Congratulations to those of you who recently graduated. What are you going to do with all this time on your hands?? And for those of you who are rising seniors, congratulations on entering the home stretch.
I have some suggestions for both kinds of applicants, as well as for people whose college graduation days are long behind them.
Last week, I wrote about the importance of sending in your transcripts sooner rather than later. The same is true for recommendations.
If you're planning to submit your recommendations earily in the application season -- ideally sometime in November -- there's no reason to put off approaching your recommenders for several reasons:
First, because law schools that ask for recommendations typically prefer academic ones, and whatever coursework you might still have coming up is likely not going to allow a recommender to get to know you well enough by November, before the fall semester has wrapped up. And if you're already out of school, all the more reason not to wait. If there are academic recommenders who might still remember you and your work after some passage of time, there's no reason to let more time pass and memories fade.
Second, because your preferred timeline might not be your recommenders' preferred timeline. Professors like to go on vacation in the summer, or maybe your first choice recommender is planning on a sabbatical next fall and will categorically refuse to write any recommendations while on sabbatical. Or maybe your favorite professor is due to give birth in August, and she'd prefer to get recommendations out of the way in July. Who knows. The point is, they have their own plans and schedules and emergencies, and since you're asking them to spend their time and reputational capital on you in the form of a recommendation, it's best to work around their schedules. And that means you need to find out what their schedules are, and what their availability is.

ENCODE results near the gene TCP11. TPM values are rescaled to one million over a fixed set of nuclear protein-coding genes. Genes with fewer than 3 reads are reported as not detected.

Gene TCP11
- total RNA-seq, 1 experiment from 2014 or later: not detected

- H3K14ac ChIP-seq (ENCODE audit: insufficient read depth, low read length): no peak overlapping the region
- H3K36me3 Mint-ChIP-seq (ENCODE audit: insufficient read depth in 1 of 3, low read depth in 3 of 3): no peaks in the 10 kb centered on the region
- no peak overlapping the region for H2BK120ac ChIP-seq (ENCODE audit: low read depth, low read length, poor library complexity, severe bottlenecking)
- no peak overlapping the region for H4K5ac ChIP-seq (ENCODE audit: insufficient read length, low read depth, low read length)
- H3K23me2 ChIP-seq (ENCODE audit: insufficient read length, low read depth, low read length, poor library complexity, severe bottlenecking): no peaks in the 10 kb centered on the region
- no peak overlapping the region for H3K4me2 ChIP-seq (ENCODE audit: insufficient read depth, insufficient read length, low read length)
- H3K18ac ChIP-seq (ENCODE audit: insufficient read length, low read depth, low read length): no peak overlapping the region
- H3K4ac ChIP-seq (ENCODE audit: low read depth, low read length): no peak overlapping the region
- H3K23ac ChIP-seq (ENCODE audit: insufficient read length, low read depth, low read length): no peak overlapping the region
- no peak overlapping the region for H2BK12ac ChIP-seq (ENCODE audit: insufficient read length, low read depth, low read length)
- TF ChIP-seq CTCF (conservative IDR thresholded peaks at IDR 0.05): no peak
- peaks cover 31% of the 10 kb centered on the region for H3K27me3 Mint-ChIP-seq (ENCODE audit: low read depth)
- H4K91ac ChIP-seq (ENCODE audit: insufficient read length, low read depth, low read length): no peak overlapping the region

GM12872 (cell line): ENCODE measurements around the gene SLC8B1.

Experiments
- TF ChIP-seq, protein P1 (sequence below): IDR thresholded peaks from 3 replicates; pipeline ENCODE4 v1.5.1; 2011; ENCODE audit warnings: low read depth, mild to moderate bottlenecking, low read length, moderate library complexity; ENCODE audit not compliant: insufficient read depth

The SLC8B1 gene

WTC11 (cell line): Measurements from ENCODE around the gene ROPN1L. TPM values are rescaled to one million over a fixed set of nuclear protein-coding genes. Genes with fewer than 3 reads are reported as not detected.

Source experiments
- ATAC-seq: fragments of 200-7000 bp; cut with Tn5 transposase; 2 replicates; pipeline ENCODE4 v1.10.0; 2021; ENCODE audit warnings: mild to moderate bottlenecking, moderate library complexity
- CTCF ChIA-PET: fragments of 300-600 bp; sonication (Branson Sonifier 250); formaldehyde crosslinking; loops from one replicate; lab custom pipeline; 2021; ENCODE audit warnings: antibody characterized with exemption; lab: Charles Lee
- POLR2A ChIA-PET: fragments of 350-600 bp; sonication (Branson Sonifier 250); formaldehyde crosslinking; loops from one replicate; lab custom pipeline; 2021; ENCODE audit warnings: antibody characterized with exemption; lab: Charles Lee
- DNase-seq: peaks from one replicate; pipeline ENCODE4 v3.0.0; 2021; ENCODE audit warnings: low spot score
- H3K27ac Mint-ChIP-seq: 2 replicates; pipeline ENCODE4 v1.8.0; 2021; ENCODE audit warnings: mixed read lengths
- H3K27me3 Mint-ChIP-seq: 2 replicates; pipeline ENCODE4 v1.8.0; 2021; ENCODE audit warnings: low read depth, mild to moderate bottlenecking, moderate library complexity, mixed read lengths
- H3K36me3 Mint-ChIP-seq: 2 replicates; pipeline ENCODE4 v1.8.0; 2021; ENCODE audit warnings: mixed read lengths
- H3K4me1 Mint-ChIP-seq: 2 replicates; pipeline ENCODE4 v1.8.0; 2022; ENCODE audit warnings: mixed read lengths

Third, recommenders sometimes take their sweet time to write the letters, or they write them and put them in envelopes and even stamp them but then forget them in the backseat of the car. Other recommenders seem to fall off the face of the earth as your check-in emails go unheeded. LSAC also needs time to process the letters once it receives them from your professors. The more lead-time you bake into your timeline for recommendations, the better.
And a specific exception:
If you're in a summer program and those classes will be especially meaningful for your applications (you're taking classes to show that your undergraduate transcript from seven years ago is ancient history and you're a better student now), then do wait until your summer courses are complete before asking those instructors for recommendations. Otherwise they won't be able to evaluate you properly.
More recommendation tips:
- Law School Recommendation Letters (Plus a Song!)
- How Should I Time My Academic Recommendations?
- Law School Recommendations vs. Evaluations
- 10 Things You Can Do Now to Get Into Fighting Shape for Law School Applications This Fall
- LSAC's Recommendation Process (Credential Assembly Service)
Do you have questions about recommendations? Please post in the comments. I'm happy to answer them.
Former Dean of Admissions at the University of Chicago Law School and a recovering lawyer, Anna Ivey founded Ivey Consulting to help college, law school, and MBA applicants navigate the admissions process. You can read more admissions tips in The Ivey Guide to Law School Admissions, recently updated and available as an e-book, and connect with Anna on Twitter and Facebook. Have a question for us to tackle in the blog? Please email us.